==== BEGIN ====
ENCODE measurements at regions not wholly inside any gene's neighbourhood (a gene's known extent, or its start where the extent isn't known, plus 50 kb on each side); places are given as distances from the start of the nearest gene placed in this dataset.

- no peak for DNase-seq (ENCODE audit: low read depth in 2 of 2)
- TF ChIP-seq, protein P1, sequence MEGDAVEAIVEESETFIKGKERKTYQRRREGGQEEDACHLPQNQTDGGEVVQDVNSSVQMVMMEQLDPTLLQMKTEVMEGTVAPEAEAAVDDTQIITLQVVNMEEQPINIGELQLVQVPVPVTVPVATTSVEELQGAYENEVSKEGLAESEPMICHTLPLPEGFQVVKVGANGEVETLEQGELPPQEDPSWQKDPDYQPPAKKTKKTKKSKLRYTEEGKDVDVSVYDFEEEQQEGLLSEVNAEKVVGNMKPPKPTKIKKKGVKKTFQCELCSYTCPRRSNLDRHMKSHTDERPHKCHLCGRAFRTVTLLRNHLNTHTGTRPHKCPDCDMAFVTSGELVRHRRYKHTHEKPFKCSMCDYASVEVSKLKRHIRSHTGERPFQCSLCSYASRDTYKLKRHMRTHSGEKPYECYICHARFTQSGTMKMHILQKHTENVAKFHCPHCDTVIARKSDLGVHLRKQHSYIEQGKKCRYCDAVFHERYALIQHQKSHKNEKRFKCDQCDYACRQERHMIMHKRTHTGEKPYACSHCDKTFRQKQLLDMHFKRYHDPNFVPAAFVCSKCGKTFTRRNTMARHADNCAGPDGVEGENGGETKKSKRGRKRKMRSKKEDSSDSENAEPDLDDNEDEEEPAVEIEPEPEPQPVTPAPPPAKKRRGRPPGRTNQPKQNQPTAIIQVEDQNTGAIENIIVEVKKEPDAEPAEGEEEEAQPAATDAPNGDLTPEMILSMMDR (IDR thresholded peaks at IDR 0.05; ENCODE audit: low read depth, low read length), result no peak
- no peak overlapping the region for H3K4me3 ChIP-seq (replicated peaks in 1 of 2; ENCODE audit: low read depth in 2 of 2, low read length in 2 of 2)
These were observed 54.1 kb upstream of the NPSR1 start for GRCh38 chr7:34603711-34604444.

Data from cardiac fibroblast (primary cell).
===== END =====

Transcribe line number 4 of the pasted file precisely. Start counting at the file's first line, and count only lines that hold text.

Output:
- no peak overlapping the region for H3K4me3 ChIP-seq (replicated peaks in 1 of 2; ENCODE audit: low read depth in 2 of 2, low read length in 2 of 2)